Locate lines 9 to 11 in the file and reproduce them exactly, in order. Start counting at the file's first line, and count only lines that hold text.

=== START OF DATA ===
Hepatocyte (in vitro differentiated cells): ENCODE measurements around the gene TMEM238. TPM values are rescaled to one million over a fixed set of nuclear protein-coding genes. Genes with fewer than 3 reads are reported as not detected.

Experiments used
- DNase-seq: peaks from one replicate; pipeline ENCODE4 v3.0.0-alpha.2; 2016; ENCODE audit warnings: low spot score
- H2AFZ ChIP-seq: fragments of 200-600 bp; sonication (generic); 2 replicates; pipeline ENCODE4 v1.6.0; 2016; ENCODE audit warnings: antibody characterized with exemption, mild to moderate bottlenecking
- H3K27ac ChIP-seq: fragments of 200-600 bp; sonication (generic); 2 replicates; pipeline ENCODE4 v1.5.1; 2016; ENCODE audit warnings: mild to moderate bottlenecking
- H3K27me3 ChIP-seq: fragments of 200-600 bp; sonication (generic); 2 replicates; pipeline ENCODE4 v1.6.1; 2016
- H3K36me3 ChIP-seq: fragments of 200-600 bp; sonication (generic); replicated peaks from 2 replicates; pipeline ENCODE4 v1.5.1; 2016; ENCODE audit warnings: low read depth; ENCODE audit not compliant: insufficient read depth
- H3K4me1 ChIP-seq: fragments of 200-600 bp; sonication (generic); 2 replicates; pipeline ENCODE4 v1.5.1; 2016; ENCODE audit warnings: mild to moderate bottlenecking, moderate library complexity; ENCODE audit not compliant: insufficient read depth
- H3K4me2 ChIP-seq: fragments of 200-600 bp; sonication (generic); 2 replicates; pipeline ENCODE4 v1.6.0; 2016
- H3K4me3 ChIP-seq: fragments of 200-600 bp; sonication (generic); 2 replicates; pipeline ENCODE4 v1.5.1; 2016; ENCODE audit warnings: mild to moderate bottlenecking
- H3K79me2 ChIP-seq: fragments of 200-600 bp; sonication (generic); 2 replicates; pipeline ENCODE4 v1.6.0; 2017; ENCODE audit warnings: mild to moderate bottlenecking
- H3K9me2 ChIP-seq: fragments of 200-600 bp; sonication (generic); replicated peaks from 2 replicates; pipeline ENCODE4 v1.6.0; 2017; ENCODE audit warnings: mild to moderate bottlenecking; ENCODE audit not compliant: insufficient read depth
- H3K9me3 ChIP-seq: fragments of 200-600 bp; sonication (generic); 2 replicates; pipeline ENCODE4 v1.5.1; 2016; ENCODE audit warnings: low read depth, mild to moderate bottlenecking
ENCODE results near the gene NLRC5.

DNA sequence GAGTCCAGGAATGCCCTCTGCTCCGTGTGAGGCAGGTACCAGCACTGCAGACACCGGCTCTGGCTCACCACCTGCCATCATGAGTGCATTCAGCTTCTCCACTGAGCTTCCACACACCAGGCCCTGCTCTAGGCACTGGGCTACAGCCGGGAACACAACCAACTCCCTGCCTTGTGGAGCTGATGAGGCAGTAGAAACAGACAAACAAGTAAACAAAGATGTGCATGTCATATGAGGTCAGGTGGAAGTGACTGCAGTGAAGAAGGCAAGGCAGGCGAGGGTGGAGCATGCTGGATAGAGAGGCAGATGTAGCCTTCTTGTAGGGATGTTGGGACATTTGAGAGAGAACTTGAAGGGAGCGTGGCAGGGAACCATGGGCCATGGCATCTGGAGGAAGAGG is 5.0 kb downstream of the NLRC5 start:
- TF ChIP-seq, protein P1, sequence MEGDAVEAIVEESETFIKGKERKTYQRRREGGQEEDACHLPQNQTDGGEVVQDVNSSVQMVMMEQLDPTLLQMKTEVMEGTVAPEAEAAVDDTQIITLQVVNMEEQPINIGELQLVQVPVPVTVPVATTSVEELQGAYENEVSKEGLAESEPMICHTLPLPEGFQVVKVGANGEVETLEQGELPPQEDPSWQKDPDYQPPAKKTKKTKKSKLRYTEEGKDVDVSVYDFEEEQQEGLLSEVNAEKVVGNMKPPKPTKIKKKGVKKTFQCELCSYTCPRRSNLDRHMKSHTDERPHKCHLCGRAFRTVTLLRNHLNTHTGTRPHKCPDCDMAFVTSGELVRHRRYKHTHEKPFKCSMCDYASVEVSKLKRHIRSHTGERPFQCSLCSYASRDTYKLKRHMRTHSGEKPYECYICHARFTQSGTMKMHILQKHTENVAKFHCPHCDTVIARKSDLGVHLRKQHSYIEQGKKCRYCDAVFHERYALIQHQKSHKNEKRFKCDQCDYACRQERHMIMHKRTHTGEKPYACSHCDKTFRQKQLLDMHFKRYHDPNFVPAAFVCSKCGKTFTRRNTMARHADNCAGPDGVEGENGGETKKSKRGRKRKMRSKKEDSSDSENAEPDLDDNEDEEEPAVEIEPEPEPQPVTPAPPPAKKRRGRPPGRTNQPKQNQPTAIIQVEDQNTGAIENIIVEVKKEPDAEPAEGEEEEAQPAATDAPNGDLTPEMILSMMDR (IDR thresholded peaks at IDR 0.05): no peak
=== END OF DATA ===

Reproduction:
- H3K4me2 ChIP-seq: fragments of 200-600 bp; sonication (generic); 2 replicates; pipeline ENCODE4 v1.6.0; 2016
- H3K4me3 ChIP-seq: fragments of 200-600 bp; sonication (generic); 2 replicates; pipeline ENCODE4 v1.5.1; 2016; ENCODE audit warnings: mild to moderate bottlenecking
- H3K79me2 ChIP-seq: fragments of 200-600 bp; sonication (generic); 2 replicates; pipeline ENCODE4 v1.6.0; 2017; ENCODE audit warnings: mild to moderate bottlenecking